A. Whether the trial court erred as a matter of law in admitting the testimony of Officer Vincent concerning Holman's driver license suspension.

B. Whether the admission of Officer Vincent's testimony concerning Holman's driver license affected Holman's "substantial rights."

{¶16} Holman's objection centered upon the testimony elicited from the state's rebuttal witness. However, Officer Moody had already testified that the dispatch center had told him that Holman did not have a valid driver's license due to a FRA suspension. Holman did not object to Officer Moody's testimony on this point. On cross-examination, Officer Moody was questioned by Holman's counsel about the FRA suspension. T. at 116. He was asked how did he verify the suspension, and Moody testified that it was through the dispatch center. He further testified that he was not 100% sure of the nature of the suspension, but that he noted it on the ticket he gave Holman. T. at 116-117.

{¶17} We note that any error will be deemed harmless if it did not affect the accused's "substantial rights." Before constitutional error can be considered harmless, we must be able to "declare a belief that it was harmless beyond a reasonable doubt." United States v. Chapman, 386 U.S. 18, 24, 87 S.Ct. 824, 17 L.Ed.2d 705(1967). Where there is no reasonable possibility that unlawful testimony contributed to a conviction, the error is harmless and therefore will not be grounds for reversal. State v. Conway, 108 Ohio St.3d 214, 2006-Ohio-791, 842 N.E.2d 996, ¶78, citing Chapman; State v. Lytle, 48 Ohio St.2d 391, 358 N.E.2d 623(1976), paragraph three of the syllabus, vacated in part on other grounds Lytle v. Ohio, 438 U.S. 910, 98 S.Ct. 3135, 57 L.Ed.2d 1154(1978). See also, State v. Jones, 135 Ohio St.3d 10, 2012-Ohio-5677, 984 N.E.2d 948, ¶177.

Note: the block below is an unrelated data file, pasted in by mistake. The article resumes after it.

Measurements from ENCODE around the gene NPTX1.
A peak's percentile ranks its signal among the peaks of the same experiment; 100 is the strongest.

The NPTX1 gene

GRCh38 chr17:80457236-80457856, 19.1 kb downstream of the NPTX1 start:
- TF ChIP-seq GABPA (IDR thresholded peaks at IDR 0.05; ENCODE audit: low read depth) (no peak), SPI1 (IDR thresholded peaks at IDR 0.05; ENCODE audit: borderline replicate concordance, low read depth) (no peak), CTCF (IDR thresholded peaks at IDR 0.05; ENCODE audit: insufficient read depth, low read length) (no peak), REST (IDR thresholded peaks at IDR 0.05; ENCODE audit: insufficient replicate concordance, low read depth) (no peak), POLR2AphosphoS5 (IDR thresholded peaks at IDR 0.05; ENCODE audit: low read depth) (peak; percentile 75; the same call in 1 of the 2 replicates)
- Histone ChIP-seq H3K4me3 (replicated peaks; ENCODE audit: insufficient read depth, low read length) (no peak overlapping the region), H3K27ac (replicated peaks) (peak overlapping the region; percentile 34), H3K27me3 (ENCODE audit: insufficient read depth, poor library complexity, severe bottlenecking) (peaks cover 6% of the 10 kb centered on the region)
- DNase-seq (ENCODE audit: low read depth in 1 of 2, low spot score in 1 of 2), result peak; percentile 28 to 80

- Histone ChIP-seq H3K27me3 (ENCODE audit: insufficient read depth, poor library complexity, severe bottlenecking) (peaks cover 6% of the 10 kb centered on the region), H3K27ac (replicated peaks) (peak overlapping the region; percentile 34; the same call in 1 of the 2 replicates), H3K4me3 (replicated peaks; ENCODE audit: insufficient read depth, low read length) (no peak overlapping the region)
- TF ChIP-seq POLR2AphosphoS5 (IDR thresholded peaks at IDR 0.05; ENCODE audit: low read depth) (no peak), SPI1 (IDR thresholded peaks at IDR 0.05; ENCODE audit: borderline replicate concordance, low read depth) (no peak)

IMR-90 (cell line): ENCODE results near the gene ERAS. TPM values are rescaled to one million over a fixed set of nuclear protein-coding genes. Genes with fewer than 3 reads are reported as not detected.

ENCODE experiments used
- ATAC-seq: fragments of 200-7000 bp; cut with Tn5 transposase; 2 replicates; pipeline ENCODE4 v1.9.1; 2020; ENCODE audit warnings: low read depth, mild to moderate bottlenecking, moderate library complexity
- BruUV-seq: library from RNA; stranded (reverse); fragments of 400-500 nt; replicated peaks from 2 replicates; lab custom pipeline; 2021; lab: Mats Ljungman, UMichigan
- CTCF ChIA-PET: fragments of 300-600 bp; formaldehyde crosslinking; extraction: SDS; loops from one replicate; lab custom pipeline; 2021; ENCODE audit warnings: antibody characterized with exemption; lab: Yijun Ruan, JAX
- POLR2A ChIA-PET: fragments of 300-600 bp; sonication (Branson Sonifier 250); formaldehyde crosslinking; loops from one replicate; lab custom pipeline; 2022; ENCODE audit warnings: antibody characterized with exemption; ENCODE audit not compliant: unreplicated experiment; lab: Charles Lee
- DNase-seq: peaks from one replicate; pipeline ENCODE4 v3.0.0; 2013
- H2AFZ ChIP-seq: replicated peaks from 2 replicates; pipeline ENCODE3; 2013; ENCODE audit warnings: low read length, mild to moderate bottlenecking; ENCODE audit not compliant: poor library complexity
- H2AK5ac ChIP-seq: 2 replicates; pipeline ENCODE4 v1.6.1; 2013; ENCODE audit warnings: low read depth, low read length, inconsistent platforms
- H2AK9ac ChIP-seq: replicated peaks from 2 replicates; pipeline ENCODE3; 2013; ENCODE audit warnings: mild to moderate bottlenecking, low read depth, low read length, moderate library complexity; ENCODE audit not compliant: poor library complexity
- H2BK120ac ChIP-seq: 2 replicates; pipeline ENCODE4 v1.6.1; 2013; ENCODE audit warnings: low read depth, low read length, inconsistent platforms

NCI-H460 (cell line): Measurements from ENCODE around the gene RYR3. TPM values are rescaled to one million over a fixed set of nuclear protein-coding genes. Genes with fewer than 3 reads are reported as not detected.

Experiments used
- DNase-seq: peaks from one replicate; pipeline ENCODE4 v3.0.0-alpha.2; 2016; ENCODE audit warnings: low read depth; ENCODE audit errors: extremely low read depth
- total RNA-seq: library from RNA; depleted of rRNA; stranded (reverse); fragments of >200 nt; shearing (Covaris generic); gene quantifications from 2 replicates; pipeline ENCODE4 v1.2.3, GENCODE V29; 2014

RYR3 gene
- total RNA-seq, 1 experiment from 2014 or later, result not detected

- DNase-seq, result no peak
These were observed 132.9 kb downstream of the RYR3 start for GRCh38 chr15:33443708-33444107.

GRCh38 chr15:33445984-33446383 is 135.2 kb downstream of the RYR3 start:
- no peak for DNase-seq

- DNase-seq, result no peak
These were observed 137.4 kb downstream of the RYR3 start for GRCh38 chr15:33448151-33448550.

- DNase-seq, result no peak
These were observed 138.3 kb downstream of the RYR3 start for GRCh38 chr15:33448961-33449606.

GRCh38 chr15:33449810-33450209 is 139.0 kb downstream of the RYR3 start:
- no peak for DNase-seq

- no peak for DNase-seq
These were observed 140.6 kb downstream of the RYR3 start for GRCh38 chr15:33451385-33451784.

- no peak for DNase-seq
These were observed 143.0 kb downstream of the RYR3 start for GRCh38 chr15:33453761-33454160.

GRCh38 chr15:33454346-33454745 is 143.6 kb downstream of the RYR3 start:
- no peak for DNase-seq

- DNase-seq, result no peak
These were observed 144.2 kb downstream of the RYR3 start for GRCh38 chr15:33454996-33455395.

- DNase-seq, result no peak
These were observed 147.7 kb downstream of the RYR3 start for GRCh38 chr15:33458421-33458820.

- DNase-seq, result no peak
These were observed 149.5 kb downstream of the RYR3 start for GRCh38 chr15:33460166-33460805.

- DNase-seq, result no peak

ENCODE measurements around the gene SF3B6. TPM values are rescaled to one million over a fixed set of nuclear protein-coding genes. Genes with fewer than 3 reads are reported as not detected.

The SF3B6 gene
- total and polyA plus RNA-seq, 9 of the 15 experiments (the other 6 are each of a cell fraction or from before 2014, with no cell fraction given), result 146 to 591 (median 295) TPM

{¶18} Assuming arguendo the trial court had excluded Officer Vincent's testimony, the jury had evidence from Officer Moody that was not objected to that Holman's driver's license was under suspension. Thus, even if error occurred in the admission of the statements by Officer Vincent, it was harmless beyond a reasonable doubt because it was merely cumulative to the testimony that Homan's driver's license was under suspension that was not objected to...